Paul was little confused by the technical talk, and by the sight of Jimmy handling the type with such ease and confidence. Click, click: the pieces of metal were sorted into their pigeon-holes in the wooden type case. ‘Mind you,’ Jimmy added, ‘hyphenation is not my strong point.’
He wore the same faded blue canvas shirt and overalls that he’d been wearing in the stable yard, but now he had added a pair of steel-rimmed spectacles. It was hard to tell his age, but he must have been at least forty or so, to need the glasses. The pup tugged at his trouser cuff, and growled with mock ferocity. Jimmy reached down to pat the dog, and spoke a few words to it in a low voice.
‘That is a nice dog,’ Paul said.
‘Well, he’s nice enough, but by rights he’s not a dog at all. That’s a warrigal pup,’ Jimmy said. ‘They’re obstinate, like me.’
‘Obstinate? You seem an amiable man.’
Jimmy grunted. ‘You ain’t seen me drunk. I’m not so amiable then. Fair warning.’
‘I can get somewhat disorderly myself, with a few drinks on board. Do you work here? I thought you worked at the stables.’
‘I work here from time to time,’ Jimmy said. ‘They might drag me in to help out now and then, when Mister Quoign’s too drunk to compose type straight, or when they’re short-handed. I don’t mind the work, but after a while I get sick of it, cooped up in a room all the day long. Otherwise I prefer working with animals, in the open air. You know, in Sydney I’m treated like a wild black man. Even here, where I’m known to some townsfolk as a friend, I’m not really welcome in many places. I’m betwixt and between, where nobody wants to live.’
‘You have your own life, though, where you belong, apart from the farmers and shopkeepers of this town. You have your own people. You can always go back to that.’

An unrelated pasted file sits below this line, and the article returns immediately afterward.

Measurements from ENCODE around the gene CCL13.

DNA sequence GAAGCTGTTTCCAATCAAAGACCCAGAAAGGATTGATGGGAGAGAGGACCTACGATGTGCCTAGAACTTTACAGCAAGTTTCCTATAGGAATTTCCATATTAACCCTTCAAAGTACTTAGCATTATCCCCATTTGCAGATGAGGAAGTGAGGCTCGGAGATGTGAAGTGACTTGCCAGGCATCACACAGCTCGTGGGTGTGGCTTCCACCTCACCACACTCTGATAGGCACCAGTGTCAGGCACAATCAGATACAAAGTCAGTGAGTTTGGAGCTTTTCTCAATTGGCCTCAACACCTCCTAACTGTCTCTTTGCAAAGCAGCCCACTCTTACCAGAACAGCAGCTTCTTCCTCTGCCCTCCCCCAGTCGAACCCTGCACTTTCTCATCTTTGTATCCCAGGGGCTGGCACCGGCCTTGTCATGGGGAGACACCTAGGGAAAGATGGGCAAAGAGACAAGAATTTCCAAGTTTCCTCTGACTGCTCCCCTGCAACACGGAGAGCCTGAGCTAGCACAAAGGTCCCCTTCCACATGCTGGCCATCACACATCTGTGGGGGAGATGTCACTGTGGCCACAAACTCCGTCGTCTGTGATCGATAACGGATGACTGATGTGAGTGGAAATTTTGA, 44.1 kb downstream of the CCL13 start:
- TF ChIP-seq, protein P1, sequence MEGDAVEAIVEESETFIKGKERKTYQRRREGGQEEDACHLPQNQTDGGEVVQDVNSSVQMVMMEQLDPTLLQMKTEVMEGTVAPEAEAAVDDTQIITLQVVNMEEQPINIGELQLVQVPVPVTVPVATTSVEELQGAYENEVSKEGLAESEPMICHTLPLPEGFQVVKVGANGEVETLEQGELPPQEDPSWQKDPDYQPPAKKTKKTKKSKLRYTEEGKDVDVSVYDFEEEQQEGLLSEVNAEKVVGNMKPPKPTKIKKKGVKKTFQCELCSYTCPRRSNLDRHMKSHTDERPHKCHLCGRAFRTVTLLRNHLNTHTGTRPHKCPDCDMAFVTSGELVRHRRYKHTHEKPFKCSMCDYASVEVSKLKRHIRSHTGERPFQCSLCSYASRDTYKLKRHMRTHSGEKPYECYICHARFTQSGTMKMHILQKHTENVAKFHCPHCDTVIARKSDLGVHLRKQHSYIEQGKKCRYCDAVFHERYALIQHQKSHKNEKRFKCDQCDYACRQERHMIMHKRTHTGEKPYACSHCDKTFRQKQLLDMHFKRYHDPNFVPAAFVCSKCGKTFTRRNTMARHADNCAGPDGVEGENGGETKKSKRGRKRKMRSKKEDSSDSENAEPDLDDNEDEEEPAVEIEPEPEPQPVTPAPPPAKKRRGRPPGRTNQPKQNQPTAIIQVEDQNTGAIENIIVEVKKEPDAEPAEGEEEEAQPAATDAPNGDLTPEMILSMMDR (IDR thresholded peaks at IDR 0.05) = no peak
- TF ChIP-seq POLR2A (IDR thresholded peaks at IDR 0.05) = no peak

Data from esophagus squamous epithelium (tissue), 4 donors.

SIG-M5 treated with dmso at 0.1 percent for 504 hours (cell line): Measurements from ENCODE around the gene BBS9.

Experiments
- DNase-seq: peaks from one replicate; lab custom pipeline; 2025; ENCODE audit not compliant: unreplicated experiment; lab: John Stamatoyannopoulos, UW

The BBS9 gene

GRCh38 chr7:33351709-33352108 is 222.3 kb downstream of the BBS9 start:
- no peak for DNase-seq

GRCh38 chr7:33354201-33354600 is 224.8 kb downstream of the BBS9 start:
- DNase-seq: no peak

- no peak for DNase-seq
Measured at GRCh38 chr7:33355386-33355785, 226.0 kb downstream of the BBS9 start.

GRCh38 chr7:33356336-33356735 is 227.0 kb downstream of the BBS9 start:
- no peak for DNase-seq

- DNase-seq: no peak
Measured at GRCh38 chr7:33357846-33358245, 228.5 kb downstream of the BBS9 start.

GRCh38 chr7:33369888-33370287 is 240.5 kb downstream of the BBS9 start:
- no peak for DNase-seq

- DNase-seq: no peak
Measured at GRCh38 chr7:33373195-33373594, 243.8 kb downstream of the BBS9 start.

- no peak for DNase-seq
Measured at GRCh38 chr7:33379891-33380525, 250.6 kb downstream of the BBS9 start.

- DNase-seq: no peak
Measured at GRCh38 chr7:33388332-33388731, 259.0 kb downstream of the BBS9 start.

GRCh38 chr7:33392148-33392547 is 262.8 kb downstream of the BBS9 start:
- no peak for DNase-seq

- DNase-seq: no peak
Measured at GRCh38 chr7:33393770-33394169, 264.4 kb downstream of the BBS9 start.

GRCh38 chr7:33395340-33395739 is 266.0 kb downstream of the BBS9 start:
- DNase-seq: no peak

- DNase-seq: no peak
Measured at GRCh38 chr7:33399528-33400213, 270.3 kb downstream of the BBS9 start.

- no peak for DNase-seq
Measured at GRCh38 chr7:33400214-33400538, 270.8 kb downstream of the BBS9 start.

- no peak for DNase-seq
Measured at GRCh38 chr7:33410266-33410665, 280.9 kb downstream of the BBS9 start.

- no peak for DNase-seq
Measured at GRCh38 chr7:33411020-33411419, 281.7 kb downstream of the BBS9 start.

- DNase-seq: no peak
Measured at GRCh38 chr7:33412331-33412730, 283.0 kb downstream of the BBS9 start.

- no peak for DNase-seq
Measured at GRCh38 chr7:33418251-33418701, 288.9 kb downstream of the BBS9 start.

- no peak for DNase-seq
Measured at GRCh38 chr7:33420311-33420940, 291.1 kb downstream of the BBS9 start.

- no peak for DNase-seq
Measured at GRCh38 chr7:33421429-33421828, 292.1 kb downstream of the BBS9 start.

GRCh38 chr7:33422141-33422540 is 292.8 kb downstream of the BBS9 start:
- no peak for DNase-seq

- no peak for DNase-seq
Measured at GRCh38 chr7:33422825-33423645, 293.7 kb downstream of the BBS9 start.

Jimmy looked at him for a moment. ‘Huh,’ he said. ‘So much you know, but forgive me for thinking that you know very little. My people? They are scattered. All the old knowledge is gone. If things had been left the way they were, I should have been a teacher of my people; at least the boys. But things changed. My people changed.’
‘What would you have taught them? Reading and writing? Printing, perhaps?’
‘Printing? No. More important things than that. There were stories I should have learned from my grandfather, about my tribe the Wiradjuri, about the Dreaming, about how the hills around Wagga Wagga came to be the way they are, about how certain spirits came to look after my tribe and protect them.’
‘What spirits do you mean? The ghosts of your ancestors?’
‘No, the spirits are not like that. My guardian spirits are an old warrigal and a spotted owl. They appear in times of danger. It was my duty to learn these things and many other things from the old men, and to pass them on to the boys, so the land could be cared for in the proper way. But my people were struck down, they got white man’s sickness, and they were scattered, and my father took me to Sydney, and before I was able to come back to this place I ended up learning this stuff which no one needs to know, and which I am useless to teach.’ He put down the type.